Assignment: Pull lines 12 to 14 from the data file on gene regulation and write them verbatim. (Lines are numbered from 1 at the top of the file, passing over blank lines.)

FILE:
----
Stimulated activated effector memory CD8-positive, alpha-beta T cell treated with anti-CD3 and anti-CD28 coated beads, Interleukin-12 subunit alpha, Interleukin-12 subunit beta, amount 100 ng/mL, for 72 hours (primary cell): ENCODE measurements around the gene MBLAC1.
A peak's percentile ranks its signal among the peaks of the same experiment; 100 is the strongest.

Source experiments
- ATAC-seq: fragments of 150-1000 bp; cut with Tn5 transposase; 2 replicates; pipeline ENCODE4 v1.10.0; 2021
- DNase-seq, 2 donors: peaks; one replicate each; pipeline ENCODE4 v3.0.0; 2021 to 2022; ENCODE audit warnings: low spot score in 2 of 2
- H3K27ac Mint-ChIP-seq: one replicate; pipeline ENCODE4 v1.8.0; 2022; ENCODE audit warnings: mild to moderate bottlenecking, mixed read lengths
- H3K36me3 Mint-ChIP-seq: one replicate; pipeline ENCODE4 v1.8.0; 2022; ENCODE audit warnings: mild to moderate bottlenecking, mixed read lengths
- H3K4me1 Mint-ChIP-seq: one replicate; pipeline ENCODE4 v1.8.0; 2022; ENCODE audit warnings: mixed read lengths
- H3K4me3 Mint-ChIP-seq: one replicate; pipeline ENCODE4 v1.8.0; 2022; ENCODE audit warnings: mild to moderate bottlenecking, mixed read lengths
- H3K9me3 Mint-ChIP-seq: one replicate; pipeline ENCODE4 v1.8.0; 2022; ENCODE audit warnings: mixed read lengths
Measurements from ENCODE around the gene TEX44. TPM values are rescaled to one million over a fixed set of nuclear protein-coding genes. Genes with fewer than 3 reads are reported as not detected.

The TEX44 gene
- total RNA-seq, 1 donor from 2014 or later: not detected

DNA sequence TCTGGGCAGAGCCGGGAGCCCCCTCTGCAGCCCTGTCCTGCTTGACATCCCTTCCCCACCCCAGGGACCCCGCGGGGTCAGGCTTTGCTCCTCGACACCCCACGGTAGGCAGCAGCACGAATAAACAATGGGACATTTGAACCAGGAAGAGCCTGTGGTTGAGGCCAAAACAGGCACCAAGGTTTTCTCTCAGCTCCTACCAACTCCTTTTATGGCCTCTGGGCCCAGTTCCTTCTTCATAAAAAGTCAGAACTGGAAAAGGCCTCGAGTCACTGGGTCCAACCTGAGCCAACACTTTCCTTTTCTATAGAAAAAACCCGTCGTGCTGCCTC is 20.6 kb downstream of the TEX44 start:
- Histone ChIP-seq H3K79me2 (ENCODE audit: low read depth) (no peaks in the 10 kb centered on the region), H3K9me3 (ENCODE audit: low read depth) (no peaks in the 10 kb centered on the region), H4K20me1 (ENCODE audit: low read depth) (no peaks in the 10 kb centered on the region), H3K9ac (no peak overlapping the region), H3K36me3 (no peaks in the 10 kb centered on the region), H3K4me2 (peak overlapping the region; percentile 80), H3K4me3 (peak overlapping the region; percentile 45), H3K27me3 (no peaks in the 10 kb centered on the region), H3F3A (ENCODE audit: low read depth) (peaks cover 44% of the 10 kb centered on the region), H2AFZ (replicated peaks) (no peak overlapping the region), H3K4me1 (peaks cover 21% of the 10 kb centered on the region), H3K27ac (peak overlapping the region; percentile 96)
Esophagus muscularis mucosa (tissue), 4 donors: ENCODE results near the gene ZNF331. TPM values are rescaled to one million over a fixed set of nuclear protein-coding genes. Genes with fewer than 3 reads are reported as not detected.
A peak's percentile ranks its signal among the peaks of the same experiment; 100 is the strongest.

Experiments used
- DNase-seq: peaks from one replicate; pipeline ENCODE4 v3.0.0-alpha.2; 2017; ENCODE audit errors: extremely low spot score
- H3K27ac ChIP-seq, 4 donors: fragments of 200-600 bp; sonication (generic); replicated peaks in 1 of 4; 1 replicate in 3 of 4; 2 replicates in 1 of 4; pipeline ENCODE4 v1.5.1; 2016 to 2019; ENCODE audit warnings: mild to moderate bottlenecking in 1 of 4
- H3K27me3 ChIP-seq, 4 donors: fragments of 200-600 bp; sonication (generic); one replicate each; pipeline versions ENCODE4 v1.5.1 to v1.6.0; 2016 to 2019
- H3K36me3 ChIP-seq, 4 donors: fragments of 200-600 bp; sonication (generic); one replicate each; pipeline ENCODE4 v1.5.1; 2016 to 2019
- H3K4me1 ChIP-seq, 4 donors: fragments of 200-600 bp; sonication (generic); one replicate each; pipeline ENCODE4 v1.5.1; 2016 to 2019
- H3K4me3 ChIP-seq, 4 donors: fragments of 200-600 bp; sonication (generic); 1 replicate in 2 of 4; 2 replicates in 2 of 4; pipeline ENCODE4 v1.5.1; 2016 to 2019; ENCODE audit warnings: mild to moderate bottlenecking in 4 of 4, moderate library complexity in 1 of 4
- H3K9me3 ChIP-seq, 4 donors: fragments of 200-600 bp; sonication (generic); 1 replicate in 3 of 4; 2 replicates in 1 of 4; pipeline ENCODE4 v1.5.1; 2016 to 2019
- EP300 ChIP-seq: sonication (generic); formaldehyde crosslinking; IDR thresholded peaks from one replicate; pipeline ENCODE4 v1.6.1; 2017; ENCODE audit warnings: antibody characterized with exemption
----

The TEX44 gene
- total RNA-seq, 1 donor from 2014 or later: not detected

DNA sequence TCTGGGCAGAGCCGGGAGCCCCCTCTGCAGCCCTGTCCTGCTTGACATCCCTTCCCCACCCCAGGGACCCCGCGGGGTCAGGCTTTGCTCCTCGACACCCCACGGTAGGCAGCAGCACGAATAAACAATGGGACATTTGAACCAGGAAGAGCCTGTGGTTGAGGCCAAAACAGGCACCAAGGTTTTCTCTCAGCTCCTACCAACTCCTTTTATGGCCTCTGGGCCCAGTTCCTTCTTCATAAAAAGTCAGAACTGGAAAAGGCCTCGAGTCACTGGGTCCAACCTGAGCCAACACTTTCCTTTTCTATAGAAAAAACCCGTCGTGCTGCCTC is 20.6 kb downstream of the TEX44 start: